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Limited number of subsites in a site collection

  Asked By: Madhu    Date: May 12    Category: Sharepoint    Views: 4131

Are there any limit on subsites in a site collection on wss v3?



6 Answers Found

Answer #1    Answered By: Lynsey Carver     Answered On: May 12

See technet.microsoft.com/en-us/library/cc262787.aspx

The guidelines for maintaining acceptable performance are a maximum of 2000
subsites per site, and 250,000 sites per site  collection.

Answer #2    Answered By: Richard Allen     Answered On: May 12

I see we will have a problem with number  of subsites  when time passes. Think
subsites exceeds 2000 over a year. Maybe around 2-3000 subsites. Solution could
be to archive a subsite structure for each year to a yearly sitecollection
archive for each year.

There is a lot of metadata information from lists and document libraries i need
to pull out of these subsites. Seems to me there is no good sharepoint API to do
that.. Maybe the solution would be to use sql server as a help on quicker
pulling of the data? Any thoughts on this?

Answer #3    Answered By: Ian Davis     Answered On: May 12

There is a number  of 3-rd part tools which can move sites (with subsites). You
could look at ControlPoint from Axceler.

Answer #4    Answered By: Jagjit Hui     Answered On: May 12

To the original poster, remember you can have 250,000 sites in a site
collection, as long as you structure them so that no more than about 2000 are
under any parent. So, if you are provisioning them programmatically, you could
create (say) a new sub-site each month off the root and create all new sites
that month as sub-sub-sites off that sub-site.

If you keep the sites in one site  collection, you can use the SharePoint query
API. However, performance could become an issue, and it will become awkward to
use if you archive sites into multiple site collections.

Another possibility is to use the SharePoint search index. You would need to
ensure the search indexer is crawling the content, and configure the metadata as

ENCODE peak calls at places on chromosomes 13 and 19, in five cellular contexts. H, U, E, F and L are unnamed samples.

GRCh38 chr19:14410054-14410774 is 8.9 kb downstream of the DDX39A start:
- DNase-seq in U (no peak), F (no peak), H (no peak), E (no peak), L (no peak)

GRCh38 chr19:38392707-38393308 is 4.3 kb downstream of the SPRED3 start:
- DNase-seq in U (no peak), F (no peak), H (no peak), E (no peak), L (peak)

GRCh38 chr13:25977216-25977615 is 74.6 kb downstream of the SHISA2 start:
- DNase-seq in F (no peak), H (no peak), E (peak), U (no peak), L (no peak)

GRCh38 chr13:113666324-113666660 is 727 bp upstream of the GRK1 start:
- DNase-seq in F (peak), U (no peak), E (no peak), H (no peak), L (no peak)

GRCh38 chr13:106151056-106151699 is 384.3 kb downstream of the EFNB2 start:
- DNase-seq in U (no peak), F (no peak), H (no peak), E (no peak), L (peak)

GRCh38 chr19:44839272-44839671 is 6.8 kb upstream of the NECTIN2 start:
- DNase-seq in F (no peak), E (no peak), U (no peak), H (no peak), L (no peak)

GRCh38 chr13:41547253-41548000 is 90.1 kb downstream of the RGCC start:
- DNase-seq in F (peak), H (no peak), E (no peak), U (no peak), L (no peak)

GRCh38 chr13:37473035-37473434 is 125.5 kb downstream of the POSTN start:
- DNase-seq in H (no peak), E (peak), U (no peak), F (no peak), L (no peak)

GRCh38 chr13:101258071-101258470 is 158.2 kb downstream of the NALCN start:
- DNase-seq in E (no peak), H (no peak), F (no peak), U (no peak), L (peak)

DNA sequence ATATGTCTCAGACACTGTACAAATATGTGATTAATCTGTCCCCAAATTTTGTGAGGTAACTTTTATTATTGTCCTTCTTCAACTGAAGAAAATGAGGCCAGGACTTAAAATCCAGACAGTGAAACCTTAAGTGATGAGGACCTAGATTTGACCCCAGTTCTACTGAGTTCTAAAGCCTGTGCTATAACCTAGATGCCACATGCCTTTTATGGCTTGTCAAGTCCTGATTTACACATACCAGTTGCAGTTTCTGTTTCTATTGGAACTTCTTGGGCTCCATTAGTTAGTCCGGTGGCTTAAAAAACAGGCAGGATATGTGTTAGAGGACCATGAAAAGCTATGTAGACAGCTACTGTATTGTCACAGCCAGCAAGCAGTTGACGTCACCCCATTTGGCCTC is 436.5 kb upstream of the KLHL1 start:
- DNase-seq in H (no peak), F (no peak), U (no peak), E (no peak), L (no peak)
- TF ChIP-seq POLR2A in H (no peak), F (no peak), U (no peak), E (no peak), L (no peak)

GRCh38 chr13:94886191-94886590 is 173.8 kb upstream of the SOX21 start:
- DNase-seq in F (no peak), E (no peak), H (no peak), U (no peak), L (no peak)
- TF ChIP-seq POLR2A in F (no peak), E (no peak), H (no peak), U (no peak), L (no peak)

managed properties. You can then use the API to query the search index instead
of the original data, which is much faster.

A third possibility is to build a custom database for searching, and have custom
components to populate it with the metadata from SharePoint.

A fourth possibility is not recommended and not supported: directly querying the
SharePoint data in SQL Server. Even a read-only query can cause performance
issues for the farm, and Microsoft don't publish the schema so it is subject to
change without notice.

Without knowing more details, I would suggest the second option, using the
SharePoint search engine.

Answer #5    Answered By: Alexia Mccarty     Answered On: May 12

Tx for your possibility proposals. I see i should also give som more information
on this.

We a have static site  structure in wss  with kind of
Customer->Supplier->PurchaseOrder structure. Customer sites will below 10, the
supplier sites below 100 and the purchase order sites should be below 2000 each
year. So a kind of archive function like moving purchase orders to another site
or site collection  dependent of the structure could be the way to go. Maybe
downloading the sites on disk as files could be possible?

Forgot to mention earlier we use wss v3, so the search engine is unfortunately
limited. I mean crawling metadata as managed properties is not supported in wss,
only in moss.

So i am exploring SPSiteDataQuery at the moment(struggling getting data i
want..) Alternative option would be enumerate through spweb.webs.names array
with linq queries to filter supplier/purchase orders subsites  and then go
through lists with metadata for each of the subsites filtered to get information
i want. I am afraid the performance will be too slow. Have to admit i am
disappointed on how sharepoint API expose information from database... I think
solution will end up with managing extra helper tables in sql server to search
faster in the structure.

Answer #6    Answered By: Laquita Mcgowan     Answered On: May 12

Even with WSS, you could use Search Server Express to get MOSS-like search
features such as managed properties. However, I think maintaining your own SQL
indexes sounds like it will be the best approach.

If you keep the purchase orders in a sub-site per year, you will avoid any
immediate requirement to archive, although you will still need to at some point
for general performance and database size reasons.

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